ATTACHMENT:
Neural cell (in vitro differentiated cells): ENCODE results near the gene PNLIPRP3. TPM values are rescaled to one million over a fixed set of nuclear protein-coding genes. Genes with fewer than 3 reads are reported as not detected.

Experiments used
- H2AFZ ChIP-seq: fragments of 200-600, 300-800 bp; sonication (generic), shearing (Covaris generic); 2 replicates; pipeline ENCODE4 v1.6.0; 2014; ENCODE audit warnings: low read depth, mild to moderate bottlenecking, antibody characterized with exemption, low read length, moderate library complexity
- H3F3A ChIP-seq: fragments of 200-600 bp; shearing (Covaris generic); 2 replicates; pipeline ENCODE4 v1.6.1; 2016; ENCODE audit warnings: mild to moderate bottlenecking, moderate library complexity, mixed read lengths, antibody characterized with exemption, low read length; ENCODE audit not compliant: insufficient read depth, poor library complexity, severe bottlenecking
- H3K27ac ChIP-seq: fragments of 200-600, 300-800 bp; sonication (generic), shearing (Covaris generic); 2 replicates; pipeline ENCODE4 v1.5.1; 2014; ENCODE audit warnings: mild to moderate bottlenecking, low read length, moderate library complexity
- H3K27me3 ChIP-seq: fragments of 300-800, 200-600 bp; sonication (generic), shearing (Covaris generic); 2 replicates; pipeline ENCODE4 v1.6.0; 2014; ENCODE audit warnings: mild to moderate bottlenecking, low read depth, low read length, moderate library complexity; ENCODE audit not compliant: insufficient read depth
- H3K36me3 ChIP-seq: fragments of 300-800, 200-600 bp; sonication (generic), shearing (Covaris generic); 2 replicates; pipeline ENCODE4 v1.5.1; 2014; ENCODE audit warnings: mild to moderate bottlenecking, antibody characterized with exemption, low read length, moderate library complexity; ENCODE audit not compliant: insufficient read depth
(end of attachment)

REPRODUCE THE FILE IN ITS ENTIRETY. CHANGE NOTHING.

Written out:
Neural cell (in vitro differentiated cells): ENCODE results near the gene PNLIPRP3. TPM values are rescaled to one million over a fixed set of nuclear protein-coding genes. Genes with fewer than 3 reads are reported as not detected.

Experiments used
- H2AFZ ChIP-seq: fragments of 200-600, 300-800 bp; sonication (generic), shearing (Covaris generic); 2 replicates; pipeline ENCODE4 v1.6.0; 2014; ENCODE audit warnings: low read depth, mild to moderate bottlenecking, antibody characterized with exemption, low read length, moderate library complexity
- H3F3A ChIP-seq: fragments of 200-600 bp; shearing (Covaris generic); 2 replicates; pipeline ENCODE4 v1.6.1; 2016; ENCODE audit warnings: mild to moderate bottlenecking, moderate library complexity, mixed read lengths, antibody characterized with exemption, low read length; ENCODE audit not compliant: insufficient read depth, poor library complexity, severe bottlenecking
- H3K27ac ChIP-seq: fragments of 200-600, 300-800 bp; sonication (generic), shearing (Covaris generic); 2 replicates; pipeline ENCODE4 v1.5.1; 2014; ENCODE audit warnings: mild to moderate bottlenecking, low read length, moderate library complexity
- H3K27me3 ChIP-seq: fragments of 300-800, 200-600 bp; sonication (generic), shearing (Covaris generic); 2 replicates; pipeline ENCODE4 v1.6.0; 2014; ENCODE audit warnings: mild to moderate bottlenecking, low read depth, low read length, moderate library complexity; ENCODE audit not compliant: insufficient read depth
- H3K36me3 ChIP-seq: fragments of 300-800, 200-600 bp; sonication (generic), shearing (Covaris generic); 2 replicates; pipeline ENCODE4 v1.5.1; 2014; ENCODE audit warnings: mild to moderate bottlenecking, antibody characterized with exemption, low read length, moderate library complexity; ENCODE audit not compliant: insufficient read depth